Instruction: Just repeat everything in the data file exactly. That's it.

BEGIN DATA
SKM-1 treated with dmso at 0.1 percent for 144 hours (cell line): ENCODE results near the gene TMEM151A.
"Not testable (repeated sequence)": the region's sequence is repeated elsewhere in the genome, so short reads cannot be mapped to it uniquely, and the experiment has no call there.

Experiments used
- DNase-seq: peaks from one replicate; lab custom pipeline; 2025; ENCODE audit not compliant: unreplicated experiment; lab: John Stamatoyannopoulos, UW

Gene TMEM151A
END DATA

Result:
SKM-1 treated with dmso at 0.1 percent for 144 hours (cell line): ENCODE results near the gene TMEM151A.
"Not testable (repeated sequence)": the region's sequence is repeated elsewhere in the genome, so short reads cannot be mapped to it uniquely, and the experiment has no call there.

Experiments used
- DNase-seq: peaks from one replicate; lab custom pipeline; 2025; ENCODE audit not compliant: unreplicated experiment; lab: John Stamatoyannopoulos, UW

Gene TMEM151A